Program Notes

Johann Sebastian Bach

BORN: March 21, 1685. Eisenach, Thuringia (Germany)

DIED: July 28, 1750. Leipzig

COMPOSED: About 1730, in Leipzig. We know nothing about its early performance history

US PREMIERE: March 31, 1860. In Boston, by soloist Julius Eichberg, with the Mendelssohn Quintette Club

SFS PERFORMANCES: FIRST— March 1932. Paul Kochanski was soloistwith Basil Cameron conducting. MOST RECENT—January 2013. SFS Concertmaster Alexander Barantschik was soloist and leader

INSTRUMENTATION: Solo violin, harpsichord, and strings

DURATION: About 15 mins

THE BACKSTORY Johann Sebastian Bach was renowned in his day as a keyboard virtuoso, but he was also a skilled violinist. His father, Johann Ambrosius Bach, had been a professional violinist in Erfurt and in Eisenach, so the composer surely grew up surrounded by the sounds of the violin. It was as a violinist that Johann Sebastian obtained his first professional appointment, at Weimar in 1703, and when he died forty-seven years later he left in his estate a violin built by Stainer—probably the luthier Jacob Stainer, whose instruments remain prized today. Bach’s son Carl Philipp Emanuel, responding to a biographical query in 1774, recalled of his father: “From his youth up to fairly old age he played the violin purely and with a penetrating tone and thus kept the orchestra in top form, much better than he could have from the harpsichord. He completely understood the possibilities of all stringed instruments.”

Bach supplied violinists with a series of masterpieces, including eight sonatas for violin and harpsichord, and six works for unaccompanied violin. The violin plays a central role as a soloist in three of his Brandenburg Concertos as well as in his A minor Concerto for Flute, Violin, and Harpsichord, and in a pair each of solo concertos and double concertos.

Orchestral music was rarely a focus of Bach’s work. From 1717 to 1723 he was in charge of secular music for the Court of Cöthen, but the thirteen-member instrumental ensemble available to him there fell short of what we would consider a modern orchestra. As a result, his orchestral pieces of those years—stand with one foot planted in the realm of chamber music.

In 1723 Bach moved to Leipzig, where his time was largely given to composing and directing sacred music. But from 1729 through 1741 he also found time to direct the city’s Collegium Musicum—or, as it became quickly known, the “Bachische” (Bachian) Collegium Musicum. The Collegium was a society of university students, interested amateurs, and a few professional musicians who met most Friday evenings to play music for their own pleasure, as well as for the delectation of anyone who cared to drop by. In cold months, the group gathered at Zimmermann’s coffee-house; during the summer, they moved out of doors, either to the café’s garden or to some site on the outskirts of town. Among similar organizations in Germany, the Leipzig group was renowned. Now Bach had an ongoing need for concerto repertory, and he accordingly dipped into his own back-catalogue of compositions when crafting “new” pieces for the Collegium to explore, sometimes refashioning them into versions that spotlighted the Collegium’s specific forces.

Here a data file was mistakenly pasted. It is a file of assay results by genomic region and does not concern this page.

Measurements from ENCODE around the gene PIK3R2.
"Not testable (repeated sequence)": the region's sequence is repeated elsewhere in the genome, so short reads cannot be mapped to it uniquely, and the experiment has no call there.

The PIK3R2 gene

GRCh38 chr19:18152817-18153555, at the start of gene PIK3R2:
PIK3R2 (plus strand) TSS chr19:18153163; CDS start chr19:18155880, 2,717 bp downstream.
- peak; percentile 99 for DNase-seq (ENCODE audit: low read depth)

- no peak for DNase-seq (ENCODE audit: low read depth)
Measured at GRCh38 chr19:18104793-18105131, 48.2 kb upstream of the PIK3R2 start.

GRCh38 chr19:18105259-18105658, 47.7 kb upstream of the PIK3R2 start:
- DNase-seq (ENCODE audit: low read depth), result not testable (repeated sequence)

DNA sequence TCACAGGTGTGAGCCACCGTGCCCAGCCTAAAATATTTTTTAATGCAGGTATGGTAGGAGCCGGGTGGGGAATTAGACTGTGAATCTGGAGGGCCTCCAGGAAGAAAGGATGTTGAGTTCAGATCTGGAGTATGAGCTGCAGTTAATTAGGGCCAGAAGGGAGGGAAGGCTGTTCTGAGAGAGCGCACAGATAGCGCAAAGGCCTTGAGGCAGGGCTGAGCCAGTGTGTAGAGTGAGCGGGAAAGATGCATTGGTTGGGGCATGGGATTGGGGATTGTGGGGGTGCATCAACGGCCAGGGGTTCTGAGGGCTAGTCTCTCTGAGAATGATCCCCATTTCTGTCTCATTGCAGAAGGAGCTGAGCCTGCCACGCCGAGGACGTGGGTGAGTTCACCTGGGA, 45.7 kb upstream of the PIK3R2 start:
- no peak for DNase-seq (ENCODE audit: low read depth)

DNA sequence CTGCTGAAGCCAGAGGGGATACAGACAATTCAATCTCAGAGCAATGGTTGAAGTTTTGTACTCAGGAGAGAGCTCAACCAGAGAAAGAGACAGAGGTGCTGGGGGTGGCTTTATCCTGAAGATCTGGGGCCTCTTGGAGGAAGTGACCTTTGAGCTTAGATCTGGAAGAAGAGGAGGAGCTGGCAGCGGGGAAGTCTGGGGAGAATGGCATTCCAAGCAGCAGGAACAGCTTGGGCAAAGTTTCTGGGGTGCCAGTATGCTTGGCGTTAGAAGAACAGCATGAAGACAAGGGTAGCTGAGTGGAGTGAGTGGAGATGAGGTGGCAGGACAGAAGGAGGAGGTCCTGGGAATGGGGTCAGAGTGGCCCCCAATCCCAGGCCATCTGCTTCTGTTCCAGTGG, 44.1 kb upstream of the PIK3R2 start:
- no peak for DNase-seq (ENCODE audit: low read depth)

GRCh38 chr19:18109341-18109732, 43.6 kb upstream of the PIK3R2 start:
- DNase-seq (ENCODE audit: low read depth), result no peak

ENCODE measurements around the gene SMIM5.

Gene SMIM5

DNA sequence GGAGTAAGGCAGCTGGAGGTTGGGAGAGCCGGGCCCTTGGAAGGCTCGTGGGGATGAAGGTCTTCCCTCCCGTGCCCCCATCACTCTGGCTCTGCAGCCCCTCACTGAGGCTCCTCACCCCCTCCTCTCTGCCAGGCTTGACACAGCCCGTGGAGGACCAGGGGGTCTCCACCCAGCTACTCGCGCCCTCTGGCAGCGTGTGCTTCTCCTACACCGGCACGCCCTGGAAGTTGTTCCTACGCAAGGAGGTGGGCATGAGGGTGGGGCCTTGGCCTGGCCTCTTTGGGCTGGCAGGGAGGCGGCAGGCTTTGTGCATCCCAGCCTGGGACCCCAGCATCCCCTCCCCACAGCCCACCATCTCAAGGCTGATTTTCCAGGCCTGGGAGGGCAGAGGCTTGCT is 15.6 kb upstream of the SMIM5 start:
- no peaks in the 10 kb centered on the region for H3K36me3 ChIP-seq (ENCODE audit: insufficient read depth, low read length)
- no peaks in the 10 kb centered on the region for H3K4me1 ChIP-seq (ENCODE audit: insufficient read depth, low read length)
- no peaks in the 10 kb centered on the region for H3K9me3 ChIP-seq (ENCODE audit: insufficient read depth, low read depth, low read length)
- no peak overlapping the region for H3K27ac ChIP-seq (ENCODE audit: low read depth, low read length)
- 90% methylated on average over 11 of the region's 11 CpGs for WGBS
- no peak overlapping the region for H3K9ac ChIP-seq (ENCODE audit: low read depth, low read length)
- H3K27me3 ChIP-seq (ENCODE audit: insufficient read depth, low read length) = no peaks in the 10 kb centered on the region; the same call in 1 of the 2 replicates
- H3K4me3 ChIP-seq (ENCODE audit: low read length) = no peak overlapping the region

Scholars have traditionally maintained that Bach’s solo-violin concertos were composed in Cöthen and revived for the Leipzig Collegium Musicum. The assumption is based on slender evidence, and recent thought favors the possibility that they actually originated in Leipzig around 1730. There is no doubt that Bach’s keyboard arrangements of these pieces date from his Leipzig Collegium Musicum years, when he turned the A minor Violin Concerto into his G minor Harpsichord Concerto, and the E major Violin Concerto into his D major Harpsichord Concerto. The work played in this concert continues to be heard in both versions.

THE MUSIC The A minor Violin Concerto, densely concentrated and contrapuntally involved, betokens purposeful seriousness in its outer movements. But in its central Andante Bach provides a slow movement of greater relaxation, though not without a measure of tension, thanks to the dissonances that pile up. In this work we find that Bach has absorbed the principles of the Italian concertos that wielded such a formative influence on late-Baroque music; but if this concerto’s structural techniques borrow from the example of Vivaldi and his cohorts, Bach’s brilliant interweaving of counterpoint is unmistakably his own. —James M. Keller

LISTEN AGAIN: Monica Huggett with Ton Koopman leading the Amsterdam Baroque Orchestra (Erato)

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